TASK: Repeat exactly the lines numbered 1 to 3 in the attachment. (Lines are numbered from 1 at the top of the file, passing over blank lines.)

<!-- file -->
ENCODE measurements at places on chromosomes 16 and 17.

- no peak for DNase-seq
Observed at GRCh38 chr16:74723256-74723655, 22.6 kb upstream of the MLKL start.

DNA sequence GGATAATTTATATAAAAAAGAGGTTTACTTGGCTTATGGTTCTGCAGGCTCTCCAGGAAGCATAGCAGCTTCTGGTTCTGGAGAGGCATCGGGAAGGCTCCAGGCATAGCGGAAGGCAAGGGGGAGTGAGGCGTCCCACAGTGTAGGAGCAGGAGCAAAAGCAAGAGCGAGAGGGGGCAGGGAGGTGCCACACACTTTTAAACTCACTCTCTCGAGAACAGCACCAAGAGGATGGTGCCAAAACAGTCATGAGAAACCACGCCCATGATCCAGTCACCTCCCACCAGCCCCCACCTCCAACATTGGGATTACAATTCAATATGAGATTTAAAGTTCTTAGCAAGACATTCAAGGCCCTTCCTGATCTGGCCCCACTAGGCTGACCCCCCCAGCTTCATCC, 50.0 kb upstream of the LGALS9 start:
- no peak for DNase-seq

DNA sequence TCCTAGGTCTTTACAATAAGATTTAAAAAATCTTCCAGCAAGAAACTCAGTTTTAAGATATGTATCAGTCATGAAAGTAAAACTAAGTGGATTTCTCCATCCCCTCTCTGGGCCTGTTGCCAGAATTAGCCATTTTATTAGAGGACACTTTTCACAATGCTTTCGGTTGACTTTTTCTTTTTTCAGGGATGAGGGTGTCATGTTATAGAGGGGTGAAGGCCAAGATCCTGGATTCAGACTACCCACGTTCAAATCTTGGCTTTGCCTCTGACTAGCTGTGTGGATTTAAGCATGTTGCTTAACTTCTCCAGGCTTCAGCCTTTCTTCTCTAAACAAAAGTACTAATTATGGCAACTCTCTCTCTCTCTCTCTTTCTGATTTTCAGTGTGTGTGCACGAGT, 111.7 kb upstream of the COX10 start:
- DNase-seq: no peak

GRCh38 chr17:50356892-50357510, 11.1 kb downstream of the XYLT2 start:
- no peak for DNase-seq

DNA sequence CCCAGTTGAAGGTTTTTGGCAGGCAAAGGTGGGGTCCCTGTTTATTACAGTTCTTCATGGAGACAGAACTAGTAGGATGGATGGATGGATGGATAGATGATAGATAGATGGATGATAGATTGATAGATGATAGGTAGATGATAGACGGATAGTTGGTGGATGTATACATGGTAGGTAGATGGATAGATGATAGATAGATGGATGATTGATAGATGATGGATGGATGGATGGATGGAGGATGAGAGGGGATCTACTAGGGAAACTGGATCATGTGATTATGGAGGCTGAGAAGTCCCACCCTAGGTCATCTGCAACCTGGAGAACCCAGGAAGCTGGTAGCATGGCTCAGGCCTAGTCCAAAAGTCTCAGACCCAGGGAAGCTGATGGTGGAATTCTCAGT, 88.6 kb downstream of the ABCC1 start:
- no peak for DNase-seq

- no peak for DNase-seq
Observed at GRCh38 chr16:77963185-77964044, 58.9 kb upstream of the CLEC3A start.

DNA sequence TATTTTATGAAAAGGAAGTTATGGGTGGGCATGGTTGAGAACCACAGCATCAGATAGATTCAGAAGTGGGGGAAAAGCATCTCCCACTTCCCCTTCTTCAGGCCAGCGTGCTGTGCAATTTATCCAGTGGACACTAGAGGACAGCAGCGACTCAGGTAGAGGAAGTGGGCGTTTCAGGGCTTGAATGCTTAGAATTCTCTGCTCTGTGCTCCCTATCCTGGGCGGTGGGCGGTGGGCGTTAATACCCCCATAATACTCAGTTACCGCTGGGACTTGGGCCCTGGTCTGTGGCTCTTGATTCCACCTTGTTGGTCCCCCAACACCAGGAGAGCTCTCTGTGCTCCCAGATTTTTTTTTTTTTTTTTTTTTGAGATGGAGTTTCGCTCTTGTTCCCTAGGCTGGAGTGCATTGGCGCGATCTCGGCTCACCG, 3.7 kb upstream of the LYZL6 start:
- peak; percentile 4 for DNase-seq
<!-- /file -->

ENCODE measurements at places on chromosomes 16 and 17.

- no peak for DNase-seq
Observed at GRCh38 chr16:74723256-74723655, 22.6 kb upstream of the MLKL start.